Memories of an East Yorkshire childhood. Let's hear it for Tunstall.
Chris Slade Apr 15
Let me get this straight, it's 1914.
Arch Duke somebody or other
gets shot in Sarra-******-Yavo…
And Austro-Hungary declares a
war on Serbia? So?
We, within no time…
and in the blink of an eye,
the whole bleedin' world
goes to war!..Why?

I had a great Uncle. He WAS great!
A proud Yorkhireman, by chance,
gets blown to bits in a trench
on Boxing day, in France!
Just a day after watching a sodding
football match... Our lads against
the bleeding Germans
in No Man’s Land… No way!?
Yeh? Yeh! On Christmas effing Day?

Am I going out of my mind?

“But, there’s worse to come…
“the ****** Germans won 2-1…!”

And get this, right… where I live now,
the great and the good
played a hunch…back then.
“I know we’ll give our fighting boys
a send off.  A slap up lunch!!…
So the Mayor, Civic Officers
and Councillors
waited on the squaddies’ tables.
To gee them up.
And so it did!
“Good Luck” bellowed the bulbs
outside the Kursaal Dome…
After the Brown Windsor,
the Mutton and Plum Duff
and, as if the ignominy of the call to arms,
wasn't quite enough...
it wouldn't just get tough
it became obvious; downright plain,
that many of those worthy Worthing men
wouldn’t be coming home again.

That’s the trouble with war… It's a killer!
Chris Slade Apr 9
I’m feeling a bit ‘other worldly’
like you do coming out into the light
from the dark of the cinema
in the daytime obviously…
Or that first few steps after
taking off your roller skates…
Remember that?

When, in your head,
you’re still gliding, sliding
rather than stepping
and stumbling.
I’m starting to miss the
contact of others.
Those I wouldn’t maybe
normally see anyway.

How mad is that?

But it’s the knowing
that you CAN
even though you CAN’T
… Don’t want to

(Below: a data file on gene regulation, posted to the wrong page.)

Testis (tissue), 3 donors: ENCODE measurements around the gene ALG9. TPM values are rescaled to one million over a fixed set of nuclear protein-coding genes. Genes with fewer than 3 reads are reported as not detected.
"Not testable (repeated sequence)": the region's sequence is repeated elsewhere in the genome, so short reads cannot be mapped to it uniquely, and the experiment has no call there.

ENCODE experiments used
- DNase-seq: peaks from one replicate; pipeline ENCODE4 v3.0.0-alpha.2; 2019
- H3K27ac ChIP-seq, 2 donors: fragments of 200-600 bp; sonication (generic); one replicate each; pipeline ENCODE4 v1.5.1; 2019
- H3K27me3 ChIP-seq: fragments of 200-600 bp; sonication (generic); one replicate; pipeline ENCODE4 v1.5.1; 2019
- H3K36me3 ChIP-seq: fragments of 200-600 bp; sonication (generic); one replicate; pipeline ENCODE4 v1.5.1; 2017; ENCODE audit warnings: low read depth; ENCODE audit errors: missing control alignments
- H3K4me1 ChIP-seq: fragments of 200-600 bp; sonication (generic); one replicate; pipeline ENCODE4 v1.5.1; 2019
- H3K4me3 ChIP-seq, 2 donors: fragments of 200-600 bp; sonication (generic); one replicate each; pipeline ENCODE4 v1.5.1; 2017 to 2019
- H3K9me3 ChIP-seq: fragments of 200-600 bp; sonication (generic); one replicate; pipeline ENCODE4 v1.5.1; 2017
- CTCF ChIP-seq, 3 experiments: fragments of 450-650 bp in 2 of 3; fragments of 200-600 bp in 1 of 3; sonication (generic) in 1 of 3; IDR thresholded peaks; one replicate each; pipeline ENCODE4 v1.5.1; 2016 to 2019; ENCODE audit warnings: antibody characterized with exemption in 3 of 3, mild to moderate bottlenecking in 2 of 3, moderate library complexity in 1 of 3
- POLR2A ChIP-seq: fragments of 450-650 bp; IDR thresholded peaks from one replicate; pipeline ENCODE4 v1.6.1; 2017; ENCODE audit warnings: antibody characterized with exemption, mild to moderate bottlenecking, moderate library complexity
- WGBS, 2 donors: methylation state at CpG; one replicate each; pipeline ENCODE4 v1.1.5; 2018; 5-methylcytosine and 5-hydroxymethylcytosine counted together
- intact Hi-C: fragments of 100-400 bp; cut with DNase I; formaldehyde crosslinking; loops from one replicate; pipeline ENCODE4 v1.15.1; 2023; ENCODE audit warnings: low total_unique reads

that’s what’s important.

I’m looking for closer hugs
rather than distant nods,
smiles, waves or shrugs
Looking for the WILL
rather than the WON’T.

Looking for the SHALL We?
rather than WE SHOULDN’T!
the COULD rather
than the COULDN’T.

We’ve all just got the
LONGING to meet
rather than just having the
THRONGING to beat.
We all have a yearning
for normality and
I’m worried about
losing my personality
I’m ready for the great outdoors
not lockdown laws.

I’m starting to want to go to
places I haven’t been for a while
even though I might not have
enjoyed them when I did.
I’m reminiscing
as well as just ‘missing’.

I think I might be a bit crazy
….Stir crazy!
Chris Slade Mar 25
Jack brought his ‘work’ home after that first day away…his Trojan!
a 22 foot van chassis on the kerb, in Cottingham, outside, that first night.
And Mrs Ellis, number 49, moaned about her front room’s loss of light.
Bud, fascinated, transfixed, sat up front, jiggled with levers, switches and gears.
"Steady on lad… calm down you’ll ****** up the settings,
here, turn that off, flick this switch, push that button. Wow… *******, the roar!
Be careful, ease your right foot off - he shouted - No! No, don’t push it to the floor!"

"Now then…foot on that one, yeh? That’s the clutch. Now push the stick top left.
Ease your left foot off… no, no gently, slowly, else you’ll **** it"…
“******* Jack, we’re moving’ what’s next, what’s next?”
Jack crouched behind the driver’s seat and shouted step by step…
“Ten to two! Hold the wheel tight. Go on, left foot on… stick back… Yep!”
“Foot off, more gas on the right. That’s it. That is it! Tight left lock.”
They were off… along the road - left, left and left again round the big block.

“Go round again, go on!” Jack shouted”. Turn right this time just here, slow down.
“Let the engine tek the load.”
and, instead of just skirting the houses
they were off down the Beverley Road.
No cab, wind in their hair and not a ****** care.
The trees, with wind filled cheeks, and enraptured shrieks
all the blurred green whizzed by…
Bud was driving. He was actually driving, at fourteen!
What a feeling?!

“Mam… Mam… I even double-de-clutched!…
“Did he Jack? Did he?  What is that anyway?”
“Aye Mam, he did… He were just gradely!”
Bud often told me about his early driving experiences...
Maybe it’s why he was so tolerant when, whilst he was at work, I took his car out on the roads around our house in Birmingham when I was only twelve.